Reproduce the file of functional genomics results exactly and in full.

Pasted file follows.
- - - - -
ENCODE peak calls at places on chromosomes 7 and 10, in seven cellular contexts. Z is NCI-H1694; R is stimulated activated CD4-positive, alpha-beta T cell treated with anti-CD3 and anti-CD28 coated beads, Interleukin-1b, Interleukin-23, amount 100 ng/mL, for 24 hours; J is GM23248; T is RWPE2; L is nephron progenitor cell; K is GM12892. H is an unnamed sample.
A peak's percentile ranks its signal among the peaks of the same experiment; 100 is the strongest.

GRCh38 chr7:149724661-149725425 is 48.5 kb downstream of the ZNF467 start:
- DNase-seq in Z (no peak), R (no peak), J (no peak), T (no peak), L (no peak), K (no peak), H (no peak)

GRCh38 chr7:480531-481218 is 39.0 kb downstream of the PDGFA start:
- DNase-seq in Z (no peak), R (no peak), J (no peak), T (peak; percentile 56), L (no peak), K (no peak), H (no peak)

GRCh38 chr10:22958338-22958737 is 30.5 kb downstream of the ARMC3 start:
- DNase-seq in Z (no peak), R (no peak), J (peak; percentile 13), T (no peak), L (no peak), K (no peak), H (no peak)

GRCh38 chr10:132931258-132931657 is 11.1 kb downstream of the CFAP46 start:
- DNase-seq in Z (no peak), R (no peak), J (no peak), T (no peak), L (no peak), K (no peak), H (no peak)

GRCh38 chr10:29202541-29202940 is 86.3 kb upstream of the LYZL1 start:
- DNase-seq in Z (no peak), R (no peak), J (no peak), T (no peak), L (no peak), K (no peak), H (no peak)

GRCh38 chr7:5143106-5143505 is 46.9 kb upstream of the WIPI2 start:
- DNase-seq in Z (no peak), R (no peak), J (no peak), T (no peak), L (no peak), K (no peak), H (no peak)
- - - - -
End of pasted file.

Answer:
ENCODE peak calls at places on chromosomes 7 and 10, in seven cellular contexts. Z is NCI-H1694; R is stimulated activated CD4-positive, alpha-beta T cell treated with anti-CD3 and anti-CD28 coated beads, Interleukin-1b, Interleukin-23, amount 100 ng/mL, for 24 hours; J is GM23248; T is RWPE2; L is nephron progenitor cell; K is GM12892. H is an unnamed sample.
A peak's percentile ranks its signal among the peaks of the same experiment; 100 is the strongest.

GRCh38 chr7:149724661-149725425 is 48.5 kb downstream of the ZNF467 start:
- DNase-seq in Z (no peak), R (no peak), J (no peak), T (no peak), L (no peak), K (no peak), H (no peak)

GRCh38 chr7:480531-481218 is 39.0 kb downstream of the PDGFA start:
- DNase-seq in Z (no peak), R (no peak), J (no peak), T (peak; percentile 56), L (no peak), K (no peak), H (no peak)

GRCh38 chr10:22958338-22958737 is 30.5 kb downstream of the ARMC3 start:
- DNase-seq in Z (no peak), R (no peak), J (peak; percentile 13), T (no peak), L (no peak), K (no peak), H (no peak)

GRCh38 chr10:132931258-132931657 is 11.1 kb downstream of the CFAP46 start:
- DNase-seq in Z (no peak), R (no peak), J (no peak), T (no peak), L (no peak), K (no peak), H (no peak)

GRCh38 chr10:29202541-29202940 is 86.3 kb upstream of the LYZL1 start:
- DNase-seq in Z (no peak), R (no peak), J (no peak), T (no peak), L (no peak), K (no peak), H (no peak)

GRCh38 chr7:5143106-5143505 is 46.9 kb upstream of the WIPI2 start:
- DNase-seq in Z (no peak), R (no peak), J (no peak), T (no peak), L (no peak), K (no peak), H (no peak)